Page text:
Landscape architecture, garden design, planting design and management - Rowland Byass

Picnic in Rani ka Bagh

16/02/2013

Winter is the most pleasant time of year in northern India. It's the season for weddings and outdoor activities, before the heat drives people into the shade. About this time last month, Raju, who runs the Lost Gardens restoration project in Rajnagar, organised a small picnic for some of the tourists staying in his family-run guest house, his family and some of the workers from two of the gardens under restoration. We spent half a day in Rani ka Bagh, enjoying the winter sunshine, sharing food and company. It was an idyllic and quietly memorable afternoon.

Mother and calf united

The samadhi platform with water channel from the garden's well skirting it. At one time this would have been used as a place of cremation, probably for the royal patron for whom the garden was created.

The garden temple, viewed from the samadhi platform under the shade of an old Bael or wood apple tree (Aegle marmelos)

Like the samadhi platform, the temple is raised on a masonry plinth, denoting its status as a sacred precinct. African marigolds (Tagetes), used throughout India in Hindu worship, have seeded themselves into cracks in the lime mortar.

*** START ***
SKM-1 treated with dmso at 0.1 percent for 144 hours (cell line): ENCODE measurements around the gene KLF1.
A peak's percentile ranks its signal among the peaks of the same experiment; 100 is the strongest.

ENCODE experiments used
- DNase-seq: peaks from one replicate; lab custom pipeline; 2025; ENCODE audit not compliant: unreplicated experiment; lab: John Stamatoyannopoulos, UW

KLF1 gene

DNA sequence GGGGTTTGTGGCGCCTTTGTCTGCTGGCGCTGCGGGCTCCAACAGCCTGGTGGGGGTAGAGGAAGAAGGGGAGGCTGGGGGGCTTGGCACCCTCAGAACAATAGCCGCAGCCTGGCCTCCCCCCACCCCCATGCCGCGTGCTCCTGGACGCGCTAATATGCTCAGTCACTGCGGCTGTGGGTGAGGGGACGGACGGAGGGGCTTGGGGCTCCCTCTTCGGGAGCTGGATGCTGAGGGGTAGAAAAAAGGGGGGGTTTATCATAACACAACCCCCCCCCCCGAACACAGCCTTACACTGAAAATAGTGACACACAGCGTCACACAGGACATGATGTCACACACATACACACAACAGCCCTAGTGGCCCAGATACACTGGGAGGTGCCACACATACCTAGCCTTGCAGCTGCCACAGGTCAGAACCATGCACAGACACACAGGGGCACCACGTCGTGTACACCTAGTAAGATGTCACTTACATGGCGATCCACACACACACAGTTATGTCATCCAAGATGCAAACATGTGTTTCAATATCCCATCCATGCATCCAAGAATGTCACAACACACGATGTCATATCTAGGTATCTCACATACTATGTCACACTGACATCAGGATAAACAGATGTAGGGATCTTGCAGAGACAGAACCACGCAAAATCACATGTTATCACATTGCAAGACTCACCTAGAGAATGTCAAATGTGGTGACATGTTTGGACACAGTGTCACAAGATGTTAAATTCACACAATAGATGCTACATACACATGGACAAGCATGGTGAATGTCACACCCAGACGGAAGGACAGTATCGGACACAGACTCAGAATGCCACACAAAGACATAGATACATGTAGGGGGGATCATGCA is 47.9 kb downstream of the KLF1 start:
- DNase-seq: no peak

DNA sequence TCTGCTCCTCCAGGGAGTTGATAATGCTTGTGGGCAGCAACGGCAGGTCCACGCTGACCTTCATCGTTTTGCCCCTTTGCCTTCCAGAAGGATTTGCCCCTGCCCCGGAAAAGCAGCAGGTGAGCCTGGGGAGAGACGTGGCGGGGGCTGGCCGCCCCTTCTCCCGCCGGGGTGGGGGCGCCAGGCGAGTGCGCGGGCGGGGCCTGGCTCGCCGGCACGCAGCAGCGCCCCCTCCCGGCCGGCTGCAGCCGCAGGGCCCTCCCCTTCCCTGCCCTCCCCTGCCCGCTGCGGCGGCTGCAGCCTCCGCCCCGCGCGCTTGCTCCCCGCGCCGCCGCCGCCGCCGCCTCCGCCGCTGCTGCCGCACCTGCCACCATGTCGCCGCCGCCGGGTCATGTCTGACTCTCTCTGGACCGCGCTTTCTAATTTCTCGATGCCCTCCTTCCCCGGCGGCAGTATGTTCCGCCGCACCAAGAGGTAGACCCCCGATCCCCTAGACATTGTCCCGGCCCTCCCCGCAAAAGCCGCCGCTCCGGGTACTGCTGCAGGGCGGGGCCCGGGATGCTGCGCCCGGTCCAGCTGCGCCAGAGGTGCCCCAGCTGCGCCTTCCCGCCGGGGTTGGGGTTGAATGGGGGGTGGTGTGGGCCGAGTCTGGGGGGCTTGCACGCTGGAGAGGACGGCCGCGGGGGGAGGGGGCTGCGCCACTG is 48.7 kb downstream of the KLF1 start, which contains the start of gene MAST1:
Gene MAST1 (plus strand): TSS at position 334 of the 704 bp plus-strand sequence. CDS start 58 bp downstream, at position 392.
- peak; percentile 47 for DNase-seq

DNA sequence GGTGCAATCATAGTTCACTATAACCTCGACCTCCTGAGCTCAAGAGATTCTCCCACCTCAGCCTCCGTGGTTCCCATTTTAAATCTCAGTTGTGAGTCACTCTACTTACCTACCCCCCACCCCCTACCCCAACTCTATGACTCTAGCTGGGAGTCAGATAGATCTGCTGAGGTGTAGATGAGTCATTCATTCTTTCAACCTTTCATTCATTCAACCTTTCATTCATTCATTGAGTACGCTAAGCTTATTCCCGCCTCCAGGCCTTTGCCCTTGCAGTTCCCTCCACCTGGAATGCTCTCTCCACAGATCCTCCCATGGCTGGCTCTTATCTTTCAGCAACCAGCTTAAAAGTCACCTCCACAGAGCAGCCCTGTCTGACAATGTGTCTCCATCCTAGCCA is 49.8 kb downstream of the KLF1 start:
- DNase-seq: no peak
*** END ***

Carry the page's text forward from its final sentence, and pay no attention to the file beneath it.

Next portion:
The kothi (storehouse). In the foreground is the site used for making lime mortar for use in the restoration of the garden buildings. Ground bricks are combined with slaked lime in the circular groove to make the mortar.

The recently restored rear facade of the kothi

Making spinach pakoras over an improvised wood stove

Eating pakoras

Raju's wife, hyperactive son and extended family

Looking down on the garden from the kothi roof terrace

Shiva, elephant and corner chhatri on the temple roof

Raju (manager of the Lost Gardens project), his wife and daughter in law

One of the best things about the picnic was the way that foreign tourists, workers from the gardens and Raju's family met together to share food in the garden. It's not always easy for tourists to meet locals on such easy and intimate terms in a tourist centre like Khajuraho.

Raju and his son, eating thali with toffeelike country jaggery (unrefined sugar) accompaniment.

Picking chickpea shoots. They taste great raw in a salad or cooked.

Calf. The cow's digestive system turns biomass into fertiliser for the garden.The calf: cattle, and their digestive systems, are the key link in the cycling of nutrients in traditional Indian agriculture.

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